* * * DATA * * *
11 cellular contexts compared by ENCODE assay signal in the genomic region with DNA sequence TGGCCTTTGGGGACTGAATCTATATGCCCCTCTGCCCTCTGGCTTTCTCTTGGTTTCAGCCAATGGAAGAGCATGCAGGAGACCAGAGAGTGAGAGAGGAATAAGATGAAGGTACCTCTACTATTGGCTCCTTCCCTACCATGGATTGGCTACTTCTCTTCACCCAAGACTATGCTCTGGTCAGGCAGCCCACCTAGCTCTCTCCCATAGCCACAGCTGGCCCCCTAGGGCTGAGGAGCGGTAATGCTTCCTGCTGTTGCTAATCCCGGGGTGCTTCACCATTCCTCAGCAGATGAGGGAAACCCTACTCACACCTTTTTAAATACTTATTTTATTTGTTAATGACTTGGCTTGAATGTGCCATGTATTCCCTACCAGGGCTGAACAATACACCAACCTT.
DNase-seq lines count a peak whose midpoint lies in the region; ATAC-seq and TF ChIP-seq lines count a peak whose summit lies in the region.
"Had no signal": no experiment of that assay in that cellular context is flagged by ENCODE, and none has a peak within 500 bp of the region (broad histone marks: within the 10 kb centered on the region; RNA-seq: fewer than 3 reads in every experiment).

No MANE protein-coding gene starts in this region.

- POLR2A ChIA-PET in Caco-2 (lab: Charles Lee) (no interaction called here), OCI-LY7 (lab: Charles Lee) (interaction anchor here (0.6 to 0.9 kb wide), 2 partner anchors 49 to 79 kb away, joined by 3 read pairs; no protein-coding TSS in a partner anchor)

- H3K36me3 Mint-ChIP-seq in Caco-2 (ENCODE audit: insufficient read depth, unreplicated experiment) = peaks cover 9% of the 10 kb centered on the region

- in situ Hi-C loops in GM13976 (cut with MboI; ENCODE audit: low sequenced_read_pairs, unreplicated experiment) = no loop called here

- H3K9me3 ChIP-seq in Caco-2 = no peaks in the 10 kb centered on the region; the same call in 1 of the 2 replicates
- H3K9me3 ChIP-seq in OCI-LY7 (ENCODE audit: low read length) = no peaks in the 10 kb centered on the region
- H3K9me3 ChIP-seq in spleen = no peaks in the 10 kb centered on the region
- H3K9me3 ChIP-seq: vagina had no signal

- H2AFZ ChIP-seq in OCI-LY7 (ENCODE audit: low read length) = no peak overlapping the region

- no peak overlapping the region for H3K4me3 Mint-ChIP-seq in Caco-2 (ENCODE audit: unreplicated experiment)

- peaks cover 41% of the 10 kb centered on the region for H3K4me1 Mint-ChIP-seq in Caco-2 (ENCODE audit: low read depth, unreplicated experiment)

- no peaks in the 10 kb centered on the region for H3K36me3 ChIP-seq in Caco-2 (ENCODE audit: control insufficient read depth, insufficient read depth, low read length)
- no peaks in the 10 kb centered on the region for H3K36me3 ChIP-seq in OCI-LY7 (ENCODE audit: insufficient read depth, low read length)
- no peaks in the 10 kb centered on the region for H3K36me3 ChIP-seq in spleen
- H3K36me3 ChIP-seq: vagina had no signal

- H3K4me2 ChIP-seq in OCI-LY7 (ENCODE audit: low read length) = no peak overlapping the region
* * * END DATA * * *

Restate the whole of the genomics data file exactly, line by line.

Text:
11 cellular contexts compared by ENCODE assay signal in the genomic region with DNA sequence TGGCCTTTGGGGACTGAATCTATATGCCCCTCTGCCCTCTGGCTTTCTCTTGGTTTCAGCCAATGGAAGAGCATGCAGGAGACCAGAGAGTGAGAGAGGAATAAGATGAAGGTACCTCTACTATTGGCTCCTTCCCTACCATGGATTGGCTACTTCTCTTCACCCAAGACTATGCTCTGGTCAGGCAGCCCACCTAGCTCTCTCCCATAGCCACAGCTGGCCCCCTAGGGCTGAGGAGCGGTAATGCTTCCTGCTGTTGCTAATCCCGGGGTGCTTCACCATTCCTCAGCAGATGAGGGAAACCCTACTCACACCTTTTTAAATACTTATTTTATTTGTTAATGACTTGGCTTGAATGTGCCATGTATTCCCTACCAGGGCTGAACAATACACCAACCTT.
DNase-seq lines count a peak whose midpoint lies in the region; ATAC-seq and TF ChIP-seq lines count a peak whose summit lies in the region.
"Had no signal": no experiment of that assay in that cellular context is flagged by ENCODE, and none has a peak within 500 bp of the region (broad histone marks: within the 10 kb centered on the region; RNA-seq: fewer than 3 reads in every experiment).

No MANE protein-coding gene starts in this region.

- POLR2A ChIA-PET in Caco-2 (lab: Charles Lee) (no interaction called here), OCI-LY7 (lab: Charles Lee) (interaction anchor here (0.6 to 0.9 kb wide), 2 partner anchors 49 to 79 kb away, joined by 3 read pairs; no protein-coding TSS in a partner anchor)

- H3K36me3 Mint-ChIP-seq in Caco-2 (ENCODE audit: insufficient read depth, unreplicated experiment) = peaks cover 9% of the 10 kb centered on the region

- in situ Hi-C loops in GM13976 (cut with MboI; ENCODE audit: low sequenced_read_pairs, unreplicated experiment) = no loop called here

- H3K9me3 ChIP-seq in Caco-2 = no peaks in the 10 kb centered on the region; the same call in 1 of the 2 replicates
- H3K9me3 ChIP-seq in OCI-LY7 (ENCODE audit: low read length) = no peaks in the 10 kb centered on the region
- H3K9me3 ChIP-seq in spleen = no peaks in the 10 kb centered on the region
- H3K9me3 ChIP-seq: vagina had no signal

- H2AFZ ChIP-seq in OCI-LY7 (ENCODE audit: low read length) = no peak overlapping the region

- no peak overlapping the region for H3K4me3 Mint-ChIP-seq in Caco-2 (ENCODE audit: unreplicated experiment)

- peaks cover 41% of the 10 kb centered on the region for H3K4me1 Mint-ChIP-seq in Caco-2 (ENCODE audit: low read depth, unreplicated experiment)

- no peaks in the 10 kb centered on the region for H3K36me3 ChIP-seq in Caco-2 (ENCODE audit: control insufficient read depth, insufficient read depth, low read length)
- no peaks in the 10 kb centered on the region for H3K36me3 ChIP-seq in OCI-LY7 (ENCODE audit: insufficient read depth, low read length)
- no peaks in the 10 kb centered on the region for H3K36me3 ChIP-seq in spleen
- H3K36me3 ChIP-seq: vagina had no signal

- H3K4me2 ChIP-seq in OCI-LY7 (ENCODE audit: low read length) = no peak overlapping the region